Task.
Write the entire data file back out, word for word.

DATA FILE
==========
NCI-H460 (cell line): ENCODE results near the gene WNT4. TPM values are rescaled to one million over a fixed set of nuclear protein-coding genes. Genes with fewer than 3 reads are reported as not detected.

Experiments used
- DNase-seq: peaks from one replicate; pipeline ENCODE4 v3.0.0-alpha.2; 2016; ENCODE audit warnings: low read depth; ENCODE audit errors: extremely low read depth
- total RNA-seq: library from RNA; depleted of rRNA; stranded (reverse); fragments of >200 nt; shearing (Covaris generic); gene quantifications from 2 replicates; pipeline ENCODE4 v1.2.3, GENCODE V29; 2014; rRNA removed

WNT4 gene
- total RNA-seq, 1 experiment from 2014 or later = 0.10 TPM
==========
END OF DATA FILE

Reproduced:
NCI-H460 (cell line): ENCODE results near the gene WNT4. TPM values are rescaled to one million over a fixed set of nuclear protein-coding genes. Genes with fewer than 3 reads are reported as not detected.

Experiments used
- DNase-seq: peaks from one replicate; pipeline ENCODE4 v3.0.0-alpha.2; 2016; ENCODE audit warnings: low read depth; ENCODE audit errors: extremely low read depth
- total RNA-seq: library from RNA; depleted of rRNA; stranded (reverse); fragments of >200 nt; shearing (Covaris generic); gene quantifications from 2 replicates; pipeline ENCODE4 v1.2.3, GENCODE V29; 2014; rRNA removed

WNT4 gene
- total RNA-seq, 1 experiment from 2014 or later = 0.10 TPM